19 May 2022
TI Ireland shared its views with the Joint Committee on Finance, Public Expenditure and Reform, and Taoiseach on the General Scheme of the Lobbying Regulation (Amendment) Bill 2022 (view the hearing). TI Ireland welcomed a number of reforms proposed under the General Scheme, including:
- The creation of an offence to take any action designed to avoid one’s obligations in connection with registering as a lobbyist and making returns.
- The elimination of the loophole which exempts a person who is marked on the register as having ‘ceased lobbying’ from making returns while remaining on the register.
- The inclusion of business representative bodies or coalitions of business interests, as well as non-remunerated office holders in advocacy or interest groups in the definition of persons carrying out lobbying.
- Making a breach of the cooling-off period, or lobbying during that period without the Standards In Public Office Commission’s consent, a ‘relevant contravention’ and allowing the Commission to carry out an investigation
TI Ireland noted that the Act does little to meet its first objective of preventing corruption unless there is a corresponding requirement to disclose not just the source, but the amounts of funding received or fees charged by lobbyists with the Lobbying Regulator, as well as details of any gifts, hospitality or travel provided to the targets of lobbying. This would allow enforcement agencies including the Commission and An Garda Síochána to evaluate information that could assist with any future investigation into allegations of breaches of the Act or attempts to trade in influence.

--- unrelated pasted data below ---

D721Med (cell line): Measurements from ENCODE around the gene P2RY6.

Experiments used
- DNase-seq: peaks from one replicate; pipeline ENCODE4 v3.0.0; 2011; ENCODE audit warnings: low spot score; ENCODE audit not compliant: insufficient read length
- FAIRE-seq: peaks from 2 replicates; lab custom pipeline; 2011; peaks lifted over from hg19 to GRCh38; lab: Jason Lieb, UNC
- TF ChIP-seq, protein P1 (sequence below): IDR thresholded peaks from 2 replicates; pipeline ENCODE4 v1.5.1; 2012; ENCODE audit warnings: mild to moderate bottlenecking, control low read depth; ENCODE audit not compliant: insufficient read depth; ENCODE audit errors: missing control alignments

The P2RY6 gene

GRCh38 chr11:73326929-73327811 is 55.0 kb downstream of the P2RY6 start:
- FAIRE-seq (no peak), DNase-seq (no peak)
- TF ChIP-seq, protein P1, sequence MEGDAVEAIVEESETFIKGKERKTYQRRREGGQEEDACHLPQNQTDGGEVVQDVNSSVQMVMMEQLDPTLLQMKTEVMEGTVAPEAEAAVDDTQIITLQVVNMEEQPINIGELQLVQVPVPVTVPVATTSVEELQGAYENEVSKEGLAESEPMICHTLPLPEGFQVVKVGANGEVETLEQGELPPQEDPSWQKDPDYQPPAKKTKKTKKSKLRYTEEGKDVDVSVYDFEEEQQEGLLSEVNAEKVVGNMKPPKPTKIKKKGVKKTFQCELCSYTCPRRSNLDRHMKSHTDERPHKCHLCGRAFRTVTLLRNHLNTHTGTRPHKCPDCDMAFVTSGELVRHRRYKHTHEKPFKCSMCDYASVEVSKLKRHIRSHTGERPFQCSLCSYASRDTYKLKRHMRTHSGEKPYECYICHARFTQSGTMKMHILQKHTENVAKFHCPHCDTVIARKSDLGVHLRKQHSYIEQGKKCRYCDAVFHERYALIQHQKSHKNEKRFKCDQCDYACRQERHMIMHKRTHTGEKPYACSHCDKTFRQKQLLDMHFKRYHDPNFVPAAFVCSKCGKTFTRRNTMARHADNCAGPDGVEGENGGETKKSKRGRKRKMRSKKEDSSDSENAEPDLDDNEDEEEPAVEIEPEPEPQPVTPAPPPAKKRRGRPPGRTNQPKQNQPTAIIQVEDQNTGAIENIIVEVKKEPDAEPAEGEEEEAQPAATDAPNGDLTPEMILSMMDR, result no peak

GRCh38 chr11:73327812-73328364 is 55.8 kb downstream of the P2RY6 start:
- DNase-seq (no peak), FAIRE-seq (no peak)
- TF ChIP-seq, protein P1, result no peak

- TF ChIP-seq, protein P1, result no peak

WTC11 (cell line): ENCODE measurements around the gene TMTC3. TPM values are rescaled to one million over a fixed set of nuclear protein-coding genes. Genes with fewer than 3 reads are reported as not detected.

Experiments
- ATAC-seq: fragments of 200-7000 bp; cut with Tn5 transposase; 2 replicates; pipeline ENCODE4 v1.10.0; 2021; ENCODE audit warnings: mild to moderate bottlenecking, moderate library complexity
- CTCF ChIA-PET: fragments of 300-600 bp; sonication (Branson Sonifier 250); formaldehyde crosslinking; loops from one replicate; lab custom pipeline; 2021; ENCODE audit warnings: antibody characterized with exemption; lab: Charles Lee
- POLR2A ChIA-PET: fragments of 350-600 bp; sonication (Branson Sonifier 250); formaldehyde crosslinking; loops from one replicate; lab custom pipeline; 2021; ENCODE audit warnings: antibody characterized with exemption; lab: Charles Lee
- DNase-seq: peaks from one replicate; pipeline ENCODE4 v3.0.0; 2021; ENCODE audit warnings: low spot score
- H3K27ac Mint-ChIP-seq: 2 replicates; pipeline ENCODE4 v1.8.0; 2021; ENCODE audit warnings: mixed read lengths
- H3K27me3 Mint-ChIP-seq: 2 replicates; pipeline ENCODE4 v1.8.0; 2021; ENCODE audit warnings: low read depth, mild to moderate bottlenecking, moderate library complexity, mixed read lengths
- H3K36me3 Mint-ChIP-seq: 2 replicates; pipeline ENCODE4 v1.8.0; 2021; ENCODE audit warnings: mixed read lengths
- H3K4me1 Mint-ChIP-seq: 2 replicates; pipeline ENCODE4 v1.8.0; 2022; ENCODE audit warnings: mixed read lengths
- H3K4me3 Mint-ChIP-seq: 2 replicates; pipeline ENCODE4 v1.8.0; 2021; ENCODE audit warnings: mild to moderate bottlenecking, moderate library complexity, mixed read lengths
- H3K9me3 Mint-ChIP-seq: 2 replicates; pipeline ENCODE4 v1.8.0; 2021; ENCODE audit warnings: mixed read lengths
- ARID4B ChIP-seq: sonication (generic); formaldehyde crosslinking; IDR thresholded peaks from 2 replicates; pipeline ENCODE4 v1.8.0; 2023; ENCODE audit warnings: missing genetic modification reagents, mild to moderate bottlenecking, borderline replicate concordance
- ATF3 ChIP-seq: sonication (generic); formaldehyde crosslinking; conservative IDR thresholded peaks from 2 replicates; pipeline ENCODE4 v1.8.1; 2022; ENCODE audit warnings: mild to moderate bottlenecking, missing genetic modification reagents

TI Ireland made additional recommendations for strengthening the Act, which included:
- Extending the standard cooling-off period to two years, but with provision for shorter or longer periods depending on the Designated Public Official’s position and the nature and/or interplay of the previous and new roles.
- The categorisation of breaches of cooling-off periods and other post-term employment regulations as offences, as is the case with other contraventions of the Lobbying Act.
- An outright ban on all members of the Oireachtas or local authorities from acting as lobbyists or receiving any income for the purpose of influencing public policy other than that provided for by virtue of the elected office they hold.